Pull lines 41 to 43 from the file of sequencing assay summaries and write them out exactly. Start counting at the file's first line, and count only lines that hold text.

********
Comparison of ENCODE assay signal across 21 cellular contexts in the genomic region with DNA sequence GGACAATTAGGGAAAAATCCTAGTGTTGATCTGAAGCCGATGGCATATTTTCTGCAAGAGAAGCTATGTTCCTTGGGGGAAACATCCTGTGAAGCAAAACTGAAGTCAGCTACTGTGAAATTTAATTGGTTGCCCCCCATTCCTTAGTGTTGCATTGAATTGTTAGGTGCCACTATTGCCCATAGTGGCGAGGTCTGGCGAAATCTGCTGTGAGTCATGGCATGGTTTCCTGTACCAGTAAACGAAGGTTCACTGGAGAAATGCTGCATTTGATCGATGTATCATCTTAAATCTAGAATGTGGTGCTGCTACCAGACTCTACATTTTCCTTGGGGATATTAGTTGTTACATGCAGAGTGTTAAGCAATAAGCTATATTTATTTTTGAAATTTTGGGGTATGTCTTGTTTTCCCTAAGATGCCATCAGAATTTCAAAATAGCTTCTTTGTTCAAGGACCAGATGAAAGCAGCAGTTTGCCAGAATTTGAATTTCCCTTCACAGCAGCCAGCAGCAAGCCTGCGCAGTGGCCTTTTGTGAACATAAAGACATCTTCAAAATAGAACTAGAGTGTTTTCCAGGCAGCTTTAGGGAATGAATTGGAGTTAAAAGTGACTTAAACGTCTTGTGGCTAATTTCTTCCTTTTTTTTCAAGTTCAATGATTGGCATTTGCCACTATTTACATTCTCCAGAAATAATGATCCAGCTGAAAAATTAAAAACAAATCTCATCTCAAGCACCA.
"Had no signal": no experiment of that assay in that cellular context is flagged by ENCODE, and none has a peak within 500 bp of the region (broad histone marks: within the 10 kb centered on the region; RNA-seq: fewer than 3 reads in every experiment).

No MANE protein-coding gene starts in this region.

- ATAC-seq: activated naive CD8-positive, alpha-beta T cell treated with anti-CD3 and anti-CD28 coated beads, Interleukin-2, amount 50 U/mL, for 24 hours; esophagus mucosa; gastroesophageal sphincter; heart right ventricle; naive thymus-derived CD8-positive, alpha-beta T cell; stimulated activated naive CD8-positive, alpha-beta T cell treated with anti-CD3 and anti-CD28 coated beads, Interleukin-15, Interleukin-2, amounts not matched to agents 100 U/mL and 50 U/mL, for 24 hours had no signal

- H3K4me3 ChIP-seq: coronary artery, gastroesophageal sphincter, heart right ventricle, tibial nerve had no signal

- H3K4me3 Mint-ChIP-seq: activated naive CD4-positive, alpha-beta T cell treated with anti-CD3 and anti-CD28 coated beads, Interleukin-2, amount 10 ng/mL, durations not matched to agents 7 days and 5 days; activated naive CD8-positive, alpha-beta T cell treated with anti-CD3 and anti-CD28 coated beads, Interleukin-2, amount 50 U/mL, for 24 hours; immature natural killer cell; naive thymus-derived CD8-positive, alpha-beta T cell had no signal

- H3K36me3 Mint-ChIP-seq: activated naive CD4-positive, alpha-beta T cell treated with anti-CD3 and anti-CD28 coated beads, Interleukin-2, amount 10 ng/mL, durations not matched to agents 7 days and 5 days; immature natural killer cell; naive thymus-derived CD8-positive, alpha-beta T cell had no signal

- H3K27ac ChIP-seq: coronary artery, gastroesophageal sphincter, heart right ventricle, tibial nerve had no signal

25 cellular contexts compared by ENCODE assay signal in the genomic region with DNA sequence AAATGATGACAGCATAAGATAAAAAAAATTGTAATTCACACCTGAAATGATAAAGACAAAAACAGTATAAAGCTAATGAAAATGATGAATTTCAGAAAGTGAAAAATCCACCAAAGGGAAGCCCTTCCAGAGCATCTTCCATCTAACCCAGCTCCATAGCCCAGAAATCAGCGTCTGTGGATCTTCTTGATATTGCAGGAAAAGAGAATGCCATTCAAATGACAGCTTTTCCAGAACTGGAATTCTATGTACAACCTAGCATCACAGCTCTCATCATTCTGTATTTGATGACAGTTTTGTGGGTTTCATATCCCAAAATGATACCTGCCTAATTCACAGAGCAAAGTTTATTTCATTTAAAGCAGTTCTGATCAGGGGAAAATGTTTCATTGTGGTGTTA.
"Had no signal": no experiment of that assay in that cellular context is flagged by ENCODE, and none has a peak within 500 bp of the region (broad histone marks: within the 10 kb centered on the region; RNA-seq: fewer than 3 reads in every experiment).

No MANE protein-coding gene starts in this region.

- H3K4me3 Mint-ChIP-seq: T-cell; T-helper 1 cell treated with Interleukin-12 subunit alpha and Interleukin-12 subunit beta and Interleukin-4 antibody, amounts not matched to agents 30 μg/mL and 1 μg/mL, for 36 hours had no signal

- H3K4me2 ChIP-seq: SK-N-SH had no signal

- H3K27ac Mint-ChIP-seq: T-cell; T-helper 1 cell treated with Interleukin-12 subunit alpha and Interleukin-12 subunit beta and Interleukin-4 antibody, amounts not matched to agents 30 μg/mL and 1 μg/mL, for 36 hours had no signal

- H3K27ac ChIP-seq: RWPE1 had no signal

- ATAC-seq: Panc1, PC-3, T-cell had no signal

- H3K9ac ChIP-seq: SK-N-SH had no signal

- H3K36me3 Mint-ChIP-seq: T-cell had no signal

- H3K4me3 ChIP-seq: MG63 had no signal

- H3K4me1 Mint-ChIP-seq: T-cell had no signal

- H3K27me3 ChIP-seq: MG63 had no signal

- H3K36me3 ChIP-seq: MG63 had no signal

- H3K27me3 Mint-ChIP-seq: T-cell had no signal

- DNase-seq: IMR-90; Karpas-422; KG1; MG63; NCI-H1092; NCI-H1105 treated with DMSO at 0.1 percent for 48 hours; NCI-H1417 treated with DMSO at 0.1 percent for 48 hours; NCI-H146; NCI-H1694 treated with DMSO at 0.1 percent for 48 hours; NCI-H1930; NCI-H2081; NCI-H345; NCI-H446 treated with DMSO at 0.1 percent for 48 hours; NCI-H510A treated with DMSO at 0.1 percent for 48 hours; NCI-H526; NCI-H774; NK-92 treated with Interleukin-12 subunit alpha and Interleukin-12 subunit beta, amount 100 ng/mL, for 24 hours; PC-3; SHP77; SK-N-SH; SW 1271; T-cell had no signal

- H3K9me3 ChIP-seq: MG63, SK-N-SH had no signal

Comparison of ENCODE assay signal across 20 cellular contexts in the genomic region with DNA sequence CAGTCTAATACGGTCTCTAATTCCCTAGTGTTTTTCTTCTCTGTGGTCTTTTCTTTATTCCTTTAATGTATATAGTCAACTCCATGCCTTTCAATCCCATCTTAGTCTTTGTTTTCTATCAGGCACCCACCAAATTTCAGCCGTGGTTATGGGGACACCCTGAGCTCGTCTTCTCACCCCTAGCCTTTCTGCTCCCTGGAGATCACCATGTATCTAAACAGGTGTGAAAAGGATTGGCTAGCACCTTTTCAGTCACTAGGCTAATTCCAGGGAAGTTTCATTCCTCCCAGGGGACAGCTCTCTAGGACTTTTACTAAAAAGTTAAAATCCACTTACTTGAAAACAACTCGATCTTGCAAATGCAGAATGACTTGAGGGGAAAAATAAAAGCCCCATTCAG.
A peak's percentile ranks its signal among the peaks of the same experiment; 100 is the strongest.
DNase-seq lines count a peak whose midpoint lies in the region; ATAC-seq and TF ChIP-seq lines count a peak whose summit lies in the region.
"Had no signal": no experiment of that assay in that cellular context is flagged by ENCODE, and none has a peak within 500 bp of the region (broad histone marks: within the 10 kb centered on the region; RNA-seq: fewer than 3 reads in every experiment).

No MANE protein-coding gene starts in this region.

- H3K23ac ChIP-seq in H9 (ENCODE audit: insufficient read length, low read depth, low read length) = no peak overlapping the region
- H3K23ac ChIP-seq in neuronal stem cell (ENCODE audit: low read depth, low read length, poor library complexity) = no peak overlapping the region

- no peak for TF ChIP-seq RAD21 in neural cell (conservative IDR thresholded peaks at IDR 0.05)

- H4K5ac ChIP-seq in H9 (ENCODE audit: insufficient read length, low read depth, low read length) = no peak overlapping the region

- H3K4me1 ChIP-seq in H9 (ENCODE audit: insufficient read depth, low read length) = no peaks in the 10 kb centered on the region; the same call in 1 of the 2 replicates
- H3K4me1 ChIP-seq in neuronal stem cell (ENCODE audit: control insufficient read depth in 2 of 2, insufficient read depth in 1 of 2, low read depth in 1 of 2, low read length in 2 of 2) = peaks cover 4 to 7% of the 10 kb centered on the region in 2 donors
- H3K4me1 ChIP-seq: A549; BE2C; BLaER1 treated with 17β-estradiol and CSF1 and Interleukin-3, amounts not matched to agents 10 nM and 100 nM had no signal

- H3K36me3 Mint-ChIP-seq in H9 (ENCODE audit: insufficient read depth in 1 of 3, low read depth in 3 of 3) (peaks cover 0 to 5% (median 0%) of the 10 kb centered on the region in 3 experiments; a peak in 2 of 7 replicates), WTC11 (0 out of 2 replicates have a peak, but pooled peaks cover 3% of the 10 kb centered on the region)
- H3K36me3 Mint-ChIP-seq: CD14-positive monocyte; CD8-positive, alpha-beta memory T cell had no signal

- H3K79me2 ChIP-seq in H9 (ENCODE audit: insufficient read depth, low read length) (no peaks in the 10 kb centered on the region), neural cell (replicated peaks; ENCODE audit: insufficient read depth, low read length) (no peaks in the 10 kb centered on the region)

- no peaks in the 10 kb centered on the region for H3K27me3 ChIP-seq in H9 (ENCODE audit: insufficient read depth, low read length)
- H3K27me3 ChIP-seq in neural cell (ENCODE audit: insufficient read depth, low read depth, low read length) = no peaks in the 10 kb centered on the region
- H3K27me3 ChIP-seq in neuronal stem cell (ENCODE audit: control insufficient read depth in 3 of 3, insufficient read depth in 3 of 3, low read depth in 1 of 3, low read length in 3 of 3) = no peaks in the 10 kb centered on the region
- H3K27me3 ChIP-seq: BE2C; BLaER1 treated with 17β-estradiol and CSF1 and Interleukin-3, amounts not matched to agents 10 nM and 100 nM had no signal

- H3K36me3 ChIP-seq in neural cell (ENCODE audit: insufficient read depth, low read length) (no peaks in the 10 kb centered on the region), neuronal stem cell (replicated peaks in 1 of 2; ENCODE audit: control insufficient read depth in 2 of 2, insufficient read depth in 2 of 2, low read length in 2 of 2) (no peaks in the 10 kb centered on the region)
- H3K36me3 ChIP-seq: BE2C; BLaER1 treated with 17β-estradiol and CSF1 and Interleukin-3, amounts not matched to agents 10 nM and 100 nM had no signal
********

- no peaks in the 10 kb centered on the region for H3K27me3 ChIP-seq in H9 (ENCODE audit: insufficient read depth, low read length)
- H3K27me3 ChIP-seq in neural cell (ENCODE audit: insufficient read depth, low read depth, low read length) = no peaks in the 10 kb centered on the region
- H3K27me3 ChIP-seq in neuronal stem cell (ENCODE audit: control insufficient read depth in 3 of 3, insufficient read depth in 3 of 3, low read depth in 1 of 3, low read length in 3 of 3) = no peaks in the 10 kb centered on the region